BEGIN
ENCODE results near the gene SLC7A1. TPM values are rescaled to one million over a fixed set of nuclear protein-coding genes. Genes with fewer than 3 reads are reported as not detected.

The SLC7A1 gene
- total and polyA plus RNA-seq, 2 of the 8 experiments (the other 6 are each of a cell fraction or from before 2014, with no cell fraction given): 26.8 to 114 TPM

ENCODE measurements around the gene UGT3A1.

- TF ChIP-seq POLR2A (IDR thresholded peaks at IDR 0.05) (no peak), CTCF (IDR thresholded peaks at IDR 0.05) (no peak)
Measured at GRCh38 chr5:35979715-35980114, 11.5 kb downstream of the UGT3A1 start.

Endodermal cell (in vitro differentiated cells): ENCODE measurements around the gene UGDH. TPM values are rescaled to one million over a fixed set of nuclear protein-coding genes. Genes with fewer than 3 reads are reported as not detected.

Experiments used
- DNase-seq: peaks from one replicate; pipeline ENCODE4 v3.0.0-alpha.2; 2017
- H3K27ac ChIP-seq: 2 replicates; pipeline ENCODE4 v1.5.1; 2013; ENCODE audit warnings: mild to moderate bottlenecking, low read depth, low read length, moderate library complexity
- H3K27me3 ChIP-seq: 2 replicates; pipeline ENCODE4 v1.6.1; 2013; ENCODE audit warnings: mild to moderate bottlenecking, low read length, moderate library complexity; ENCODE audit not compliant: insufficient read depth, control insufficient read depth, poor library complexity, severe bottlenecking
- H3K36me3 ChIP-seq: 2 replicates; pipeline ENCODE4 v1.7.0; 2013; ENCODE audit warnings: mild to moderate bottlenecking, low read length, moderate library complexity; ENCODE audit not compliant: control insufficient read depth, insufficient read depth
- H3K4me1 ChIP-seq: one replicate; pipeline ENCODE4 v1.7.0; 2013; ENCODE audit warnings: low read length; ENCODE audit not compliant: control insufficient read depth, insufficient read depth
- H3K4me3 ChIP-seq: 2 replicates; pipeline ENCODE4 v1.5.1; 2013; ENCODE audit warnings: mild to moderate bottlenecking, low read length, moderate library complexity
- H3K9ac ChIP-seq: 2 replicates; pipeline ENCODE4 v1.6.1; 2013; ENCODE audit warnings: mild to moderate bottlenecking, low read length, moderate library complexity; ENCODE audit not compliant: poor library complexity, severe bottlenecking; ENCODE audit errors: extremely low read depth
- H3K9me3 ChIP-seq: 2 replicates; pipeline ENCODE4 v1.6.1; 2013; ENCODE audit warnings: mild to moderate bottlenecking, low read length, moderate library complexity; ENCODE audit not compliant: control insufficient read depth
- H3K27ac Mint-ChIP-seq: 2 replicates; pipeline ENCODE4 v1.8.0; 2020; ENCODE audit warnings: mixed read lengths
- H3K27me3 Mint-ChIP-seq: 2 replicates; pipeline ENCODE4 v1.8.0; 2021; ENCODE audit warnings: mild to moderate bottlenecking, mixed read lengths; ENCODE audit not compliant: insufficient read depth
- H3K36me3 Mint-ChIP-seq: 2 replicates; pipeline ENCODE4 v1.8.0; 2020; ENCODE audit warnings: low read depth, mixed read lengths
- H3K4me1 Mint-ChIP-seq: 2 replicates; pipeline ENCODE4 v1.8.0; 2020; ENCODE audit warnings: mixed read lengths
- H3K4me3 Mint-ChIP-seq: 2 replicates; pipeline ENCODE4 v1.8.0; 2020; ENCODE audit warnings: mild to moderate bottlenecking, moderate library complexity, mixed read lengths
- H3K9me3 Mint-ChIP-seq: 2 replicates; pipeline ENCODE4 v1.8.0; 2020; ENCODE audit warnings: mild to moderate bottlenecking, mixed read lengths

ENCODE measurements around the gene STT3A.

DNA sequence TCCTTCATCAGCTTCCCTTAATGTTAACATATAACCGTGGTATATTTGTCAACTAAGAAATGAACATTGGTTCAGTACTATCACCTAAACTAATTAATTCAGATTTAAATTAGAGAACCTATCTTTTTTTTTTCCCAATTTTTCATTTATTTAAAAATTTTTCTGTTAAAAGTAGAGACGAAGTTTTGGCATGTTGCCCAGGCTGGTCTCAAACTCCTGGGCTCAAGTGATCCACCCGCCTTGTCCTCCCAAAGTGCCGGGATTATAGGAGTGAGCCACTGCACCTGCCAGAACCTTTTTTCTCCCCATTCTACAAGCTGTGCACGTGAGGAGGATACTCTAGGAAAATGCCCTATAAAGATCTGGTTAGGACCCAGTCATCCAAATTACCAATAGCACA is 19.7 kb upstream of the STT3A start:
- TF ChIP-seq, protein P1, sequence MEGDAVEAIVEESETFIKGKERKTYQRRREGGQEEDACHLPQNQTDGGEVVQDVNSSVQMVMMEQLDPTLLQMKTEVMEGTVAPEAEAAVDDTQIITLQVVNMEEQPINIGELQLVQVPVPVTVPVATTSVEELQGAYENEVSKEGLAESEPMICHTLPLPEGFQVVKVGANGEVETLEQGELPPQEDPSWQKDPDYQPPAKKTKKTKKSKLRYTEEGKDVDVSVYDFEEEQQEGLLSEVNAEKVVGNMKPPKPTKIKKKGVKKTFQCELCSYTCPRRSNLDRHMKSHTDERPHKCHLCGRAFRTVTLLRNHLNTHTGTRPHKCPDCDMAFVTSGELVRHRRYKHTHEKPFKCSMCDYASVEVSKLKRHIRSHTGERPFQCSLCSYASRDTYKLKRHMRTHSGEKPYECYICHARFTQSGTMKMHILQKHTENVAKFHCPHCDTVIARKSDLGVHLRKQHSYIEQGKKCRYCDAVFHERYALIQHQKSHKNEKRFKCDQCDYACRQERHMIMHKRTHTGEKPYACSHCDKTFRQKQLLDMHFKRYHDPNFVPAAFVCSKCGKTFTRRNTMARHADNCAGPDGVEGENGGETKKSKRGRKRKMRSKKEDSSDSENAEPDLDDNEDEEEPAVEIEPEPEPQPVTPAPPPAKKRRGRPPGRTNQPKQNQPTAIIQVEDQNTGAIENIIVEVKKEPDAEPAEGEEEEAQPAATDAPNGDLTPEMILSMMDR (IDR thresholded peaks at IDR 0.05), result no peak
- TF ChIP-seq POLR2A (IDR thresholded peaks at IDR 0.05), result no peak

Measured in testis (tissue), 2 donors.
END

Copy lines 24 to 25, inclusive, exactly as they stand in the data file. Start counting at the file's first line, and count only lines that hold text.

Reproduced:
DNA sequence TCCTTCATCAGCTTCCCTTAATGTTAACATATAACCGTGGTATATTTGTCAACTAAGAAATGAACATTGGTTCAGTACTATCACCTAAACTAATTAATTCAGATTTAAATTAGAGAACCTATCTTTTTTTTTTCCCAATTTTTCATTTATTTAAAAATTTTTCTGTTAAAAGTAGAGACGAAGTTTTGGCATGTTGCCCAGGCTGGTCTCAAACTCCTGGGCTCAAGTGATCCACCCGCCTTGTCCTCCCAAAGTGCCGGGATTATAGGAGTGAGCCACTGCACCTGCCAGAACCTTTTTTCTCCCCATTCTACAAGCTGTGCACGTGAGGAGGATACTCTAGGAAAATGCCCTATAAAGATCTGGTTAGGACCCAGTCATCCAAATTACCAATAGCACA is 19.7 kb upstream of the STT3A start:
- TF ChIP-seq, protein P1, sequence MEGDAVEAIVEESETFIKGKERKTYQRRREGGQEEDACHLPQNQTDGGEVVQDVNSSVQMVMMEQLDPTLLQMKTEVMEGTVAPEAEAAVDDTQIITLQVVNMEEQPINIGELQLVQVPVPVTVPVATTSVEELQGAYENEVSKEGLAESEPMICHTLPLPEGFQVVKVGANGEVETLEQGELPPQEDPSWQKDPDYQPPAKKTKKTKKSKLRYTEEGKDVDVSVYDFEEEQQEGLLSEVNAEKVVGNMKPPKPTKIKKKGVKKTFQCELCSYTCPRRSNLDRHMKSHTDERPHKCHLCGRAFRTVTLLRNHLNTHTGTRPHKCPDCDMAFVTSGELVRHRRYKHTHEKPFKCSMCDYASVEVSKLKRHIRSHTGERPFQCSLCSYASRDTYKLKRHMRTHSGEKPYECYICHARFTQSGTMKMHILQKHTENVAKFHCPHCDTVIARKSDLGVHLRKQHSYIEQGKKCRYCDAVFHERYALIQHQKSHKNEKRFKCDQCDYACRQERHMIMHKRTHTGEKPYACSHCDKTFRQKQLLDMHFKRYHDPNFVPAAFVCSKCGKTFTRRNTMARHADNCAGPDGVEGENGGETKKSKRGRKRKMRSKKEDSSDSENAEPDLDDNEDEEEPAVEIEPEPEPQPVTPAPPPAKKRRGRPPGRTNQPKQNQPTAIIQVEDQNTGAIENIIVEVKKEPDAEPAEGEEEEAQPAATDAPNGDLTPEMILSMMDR (IDR thresholded peaks at IDR 0.05), result no peak